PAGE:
TiO2 NPs are of significant concern in TE, especially for hard tissue regeneration, because titanium resists corrosion from the body. However, nanometer-thin TiO2 deposition has also been applied for muscle regeneration, significantly enhancing rat skeletal muscle cell attachment and proliferation [29]. Unlike other ceramic NPs, which induced an inflammatory phenotype in primary macrophages, titanium oxide NPs were reported not to foster inflammation [30]. A recent work demonstrated that TiO2 nanotubes promoted osteogenesis via mediating the crosstalk between macrophages and mesenchymal stem cells (MSCs) under oxidative stress, reducing early inflammation by accelerating macrophages M1 to M2 transition [20]. A previous work by Lee, also reported increased M2 subtypes markers (Arg1, MR and CD163) on calcium and strontium (Ca and Sr, respectively)-modified titanium implants, leading to enhanced osteogenesis [21]. Furthermore, TiO2 nanotubes, inducing macrophage elongation and polarization towards the M2 anti-inflammatory state, also promoted endothelialization [22]. In particular, THP-1 cells, when exposed to TiO2 nanotubes, polarized to M2 macrophages and produced high levels of VEGF, which promoted human umbilical vein endothelial cells (HUVEC) proliferation via two main proliferative pathways: the phosphatidylinositol 3-kinase/AKT and the extracellular signal-regulated kinase 1/2 pathways. As vasculature is needed to facilitate construct engraftment and provide nutrient and waste exchange to the regenerating tissue, TiO2 nanoparticles may be able to strongly affect the whole foreign body response, addressing it towards regeneration.

2.3. Cerium Oxide NPs: Not Just Antioxidants

CeO2 NPs are bioactive nanoparticles attracting great interest in the biomedical field, mainly for their strong antioxidant activity, due to the presence on their surface of cerium atoms in both of the oxidation states: Ce3+ and Ce4+ [10]. Besides their valence in cancer research [31], they have recently been emerging as promoters of tissue regeneration. In 2013, topical application of CeO2 NPs was reported to accelerate the healing of dermal wounds in mice, enhancing proliferation and migration of fibroblasts, keratinocytes, and vascular endothelial cells [32]. More recently, CeO2 NPs incorporated into hydroxyapatite coating, via the plasma spraying technique, induced polarization of murine RAW264.7 macrophages towards the M2 phenotype, as demonstrated by the upregulation of the M2 surface markers CD163 and CD206, promoting an osteogenic behavior of bone mesenchymal stem cells (BMSCs) [23]. The improved osteogenic differentiation ability of BMSCs was further found to be proportional to the surface Ce4+/Ce3+ ratio; indeed, the higher ratio achieved better osseointegration in vivo, and enhanced murine macrophages polarization towards the M2 phenotype, increasing the levels of anti-inflammatory cytokines [24].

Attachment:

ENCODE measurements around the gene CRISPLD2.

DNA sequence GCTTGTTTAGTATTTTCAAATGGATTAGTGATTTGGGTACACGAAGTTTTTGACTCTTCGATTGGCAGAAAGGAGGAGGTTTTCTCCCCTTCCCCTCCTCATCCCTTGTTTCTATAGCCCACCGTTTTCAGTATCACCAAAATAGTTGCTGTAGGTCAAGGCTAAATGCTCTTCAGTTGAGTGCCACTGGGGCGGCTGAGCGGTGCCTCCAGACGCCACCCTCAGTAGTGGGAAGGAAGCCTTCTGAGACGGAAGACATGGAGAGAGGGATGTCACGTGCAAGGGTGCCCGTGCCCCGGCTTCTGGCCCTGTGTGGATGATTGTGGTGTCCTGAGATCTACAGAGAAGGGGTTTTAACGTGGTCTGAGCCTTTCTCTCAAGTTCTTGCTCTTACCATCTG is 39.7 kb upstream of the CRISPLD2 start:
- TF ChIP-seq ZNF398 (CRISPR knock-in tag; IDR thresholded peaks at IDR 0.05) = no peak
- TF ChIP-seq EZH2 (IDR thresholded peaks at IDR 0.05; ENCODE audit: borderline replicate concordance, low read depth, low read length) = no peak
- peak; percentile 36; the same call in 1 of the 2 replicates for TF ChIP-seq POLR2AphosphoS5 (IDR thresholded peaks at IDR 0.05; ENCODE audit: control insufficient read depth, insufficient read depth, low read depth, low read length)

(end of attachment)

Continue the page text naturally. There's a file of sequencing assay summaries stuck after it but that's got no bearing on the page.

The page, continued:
It is noteworthy that CeO2 NPs demonstrated reliable biocompatibility [33]. This is of a paramount importance; indeed, in general, pharmacological administration of inorganic nanoparticles causes safety issues to arise, rendering nanotoxicology [34] a key discipline for nanoparticles use in biomedicine and TE.

3. Conclusions

Despite the significant progress in TE applications, nanotechnology (both in terms of nanocomposite polymers and/or nanopatterned scaffolds) has been mainly applied to provide scaffolds with superior mechanical, functional, and electrical properties, and to favor muscle cell alignment and differentiation. Nevertheless, as thoroughly discussed in this entry, particular attention should be paid to the induced immune response, especially to macrophage polarization. Indeed, a correct balance between pro- and anti-inflammatory factors is crucial for scaffold engraftment and tissue regeneration. In this context, surprisingly, there is still too little effort to investigate the contribution that nanotechnology may give to direct macrophage polarization, while, in other areas of biomedical research, such as inflammatory diseases and tumors, several bioactive inorganic nanoparticles have been recognized as valuable modulators of macrophage plasticity.

The analysis of the literature performed in this entry unveiled the unpresented potential of Au, TiO2, and CeO2 nanoparticles to effectively modulate macrophage polarization and strongly support TE for regenerative medicine. While AuNPs have already been studied in the field of muscle regeneration, obtaining excellent results both in terms of NP-elicited macrophage polarization and promotion of myogenesis, TiO2, and CeO2 NPs, were mainly tested in the field of osteogenesis, but the results summarized here represent good premises for their immediate application also in skeletal muscle regeneration.